I’m writing a book with the working title: IN-HOUSE TOM: a new target operating model for law departments – initially as a series of blogs.
You can follow the full index of the blogs as they build here: IN-HOUSE TOM: INDEX
Chapter 1.3 In-house independence is a contradiction in terms
The second reason, of seven, as to why the current target operating model is not working is because in-house lawyers, by definition, cannot “act independently” as required by the regulator and as needed by society.
The term “in-house” contains the clue to the conflict.
The independence regulation is unenforceable because through custom and practice a myth is comfortably perpetuated by business, by the profession and by the regulator that in-house and out-of-house lawyers are “the same” and that there is no difference between them in their obligation and reasonable ability to act independently.
Everyone knows this isn’t true.
Everyone is let off the hook because the onus in the regulations is on the individual lawyer to raise concerns. But turkeys don’t vote for Christmas, generally speaking, so concerns are raised by them only in extremis, a poor basis for any workable model.
This untruth, that dare not speak its name, causes three serious systemic problems concerning the current in-house target operating model:
- “the business” suffers because it needs its in-house lawyers to be independent – some would say only when it suits – and so the woolliness in their status creates a serious conduct risk for the business
- society suffers because the deception hoodwinks it into thinking that it has “cops on the inside” when it doesn’t
- in-house lawyers suffer because they are neither wholly independent nor wholly dependent; neither fish nor fowl, hence their Cinderellaesque status (see Chapter 1.2).
Legal academics acknowledge the evidence for this inherent flaw in the system:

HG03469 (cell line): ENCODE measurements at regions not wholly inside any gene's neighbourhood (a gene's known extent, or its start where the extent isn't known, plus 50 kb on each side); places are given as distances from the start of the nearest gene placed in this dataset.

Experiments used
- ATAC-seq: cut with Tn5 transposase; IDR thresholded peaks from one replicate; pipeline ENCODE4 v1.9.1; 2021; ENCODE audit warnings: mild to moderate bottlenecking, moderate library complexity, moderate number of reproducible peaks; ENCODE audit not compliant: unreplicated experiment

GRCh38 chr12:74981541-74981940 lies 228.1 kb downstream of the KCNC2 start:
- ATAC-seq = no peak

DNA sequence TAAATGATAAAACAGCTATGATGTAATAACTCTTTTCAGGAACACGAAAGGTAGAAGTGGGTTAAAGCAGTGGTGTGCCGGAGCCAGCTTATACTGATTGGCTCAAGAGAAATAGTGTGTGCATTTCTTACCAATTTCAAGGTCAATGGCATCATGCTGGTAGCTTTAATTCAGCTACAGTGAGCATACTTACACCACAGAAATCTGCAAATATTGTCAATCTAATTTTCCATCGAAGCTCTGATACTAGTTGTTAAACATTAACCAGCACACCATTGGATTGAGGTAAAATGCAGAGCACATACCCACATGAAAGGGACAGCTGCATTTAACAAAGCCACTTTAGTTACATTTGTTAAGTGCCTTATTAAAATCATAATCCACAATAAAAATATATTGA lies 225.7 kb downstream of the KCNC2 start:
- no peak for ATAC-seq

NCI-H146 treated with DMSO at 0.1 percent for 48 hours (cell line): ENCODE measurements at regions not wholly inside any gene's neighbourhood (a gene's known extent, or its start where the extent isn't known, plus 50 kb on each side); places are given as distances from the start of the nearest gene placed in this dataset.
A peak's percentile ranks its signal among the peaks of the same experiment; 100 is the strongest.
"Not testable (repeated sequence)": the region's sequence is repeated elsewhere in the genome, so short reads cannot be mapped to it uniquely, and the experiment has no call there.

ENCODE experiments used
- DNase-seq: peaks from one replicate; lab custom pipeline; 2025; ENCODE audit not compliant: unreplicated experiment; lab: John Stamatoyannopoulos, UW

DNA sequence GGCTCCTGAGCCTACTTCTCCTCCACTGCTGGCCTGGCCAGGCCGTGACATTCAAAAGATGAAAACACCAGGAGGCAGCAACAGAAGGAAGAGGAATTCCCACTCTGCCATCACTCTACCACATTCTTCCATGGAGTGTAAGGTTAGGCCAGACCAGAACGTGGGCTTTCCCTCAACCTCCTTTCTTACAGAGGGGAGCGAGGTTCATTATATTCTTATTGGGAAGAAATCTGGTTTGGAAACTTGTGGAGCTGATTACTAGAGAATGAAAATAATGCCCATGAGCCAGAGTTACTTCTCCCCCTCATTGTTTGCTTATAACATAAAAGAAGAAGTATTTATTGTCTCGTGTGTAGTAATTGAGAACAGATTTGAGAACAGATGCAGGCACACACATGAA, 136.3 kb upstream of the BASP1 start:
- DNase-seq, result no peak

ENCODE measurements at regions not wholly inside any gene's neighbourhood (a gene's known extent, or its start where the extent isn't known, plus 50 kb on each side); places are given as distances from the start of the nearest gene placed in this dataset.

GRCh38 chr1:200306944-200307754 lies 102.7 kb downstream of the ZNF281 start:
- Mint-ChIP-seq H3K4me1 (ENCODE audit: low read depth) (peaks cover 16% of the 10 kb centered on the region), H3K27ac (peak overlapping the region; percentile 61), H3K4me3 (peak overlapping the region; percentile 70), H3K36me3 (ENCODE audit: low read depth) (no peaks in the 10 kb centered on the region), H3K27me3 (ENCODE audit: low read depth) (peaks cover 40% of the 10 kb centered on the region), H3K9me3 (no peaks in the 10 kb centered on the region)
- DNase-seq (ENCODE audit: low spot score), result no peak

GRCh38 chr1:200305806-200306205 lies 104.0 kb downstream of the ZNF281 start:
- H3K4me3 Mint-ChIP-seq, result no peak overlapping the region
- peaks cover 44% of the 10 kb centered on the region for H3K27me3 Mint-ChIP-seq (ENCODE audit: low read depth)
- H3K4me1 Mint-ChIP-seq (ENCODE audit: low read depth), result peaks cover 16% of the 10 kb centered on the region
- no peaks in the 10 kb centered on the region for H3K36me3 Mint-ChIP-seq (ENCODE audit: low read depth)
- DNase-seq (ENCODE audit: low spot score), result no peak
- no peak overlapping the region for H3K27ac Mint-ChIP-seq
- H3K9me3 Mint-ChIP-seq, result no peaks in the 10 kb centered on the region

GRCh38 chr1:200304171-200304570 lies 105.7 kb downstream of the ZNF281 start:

Richard Moorhead, Steven Vaughan and Cristina Godinho helpfully and clearly set out the tortuous situation in “In-House Lawyers’ Ethics – Institutional, Legal Risk and the Tournament of Influence (Bloomsbury, 2019; pages 90-91) “…lawyer independence comprises at least four facets: first, being prepared to say ‘No’ to a client; second, an acceptance that independence may, in some situations, mean taking decisions that have negative financial consequences for the solicitor; third, a need for a solicitor to avoid becoming overly reliant or close to any given client; and finally, a recognition that, in litigation, individual lawyers are professionally responsible for their handling of cases (ie they cannot simply rely on acting in accordance with the client’s instructions to justify questionable tactics). On the third point, it might be said that having but one employer, this aspect cannot apply to the in-house community. [my Bold] However, an alternative is to see this as putting an obligation on in-house lawyers to manage more carefully for independence given the risks of having a single employer/client: to ensure they do not forget or avoid their professional obligations. This is consistent with the SRA’s recognition that the clients of large law firms pose specific risks to independence, such that they, ‘must resist client pressure which may adversely compromise their professional independence’. Only belatedly does the SRA add, though that, ‘Maintaining independence is also relevant to inhouse lawyers, who may come under pressure from their employers.”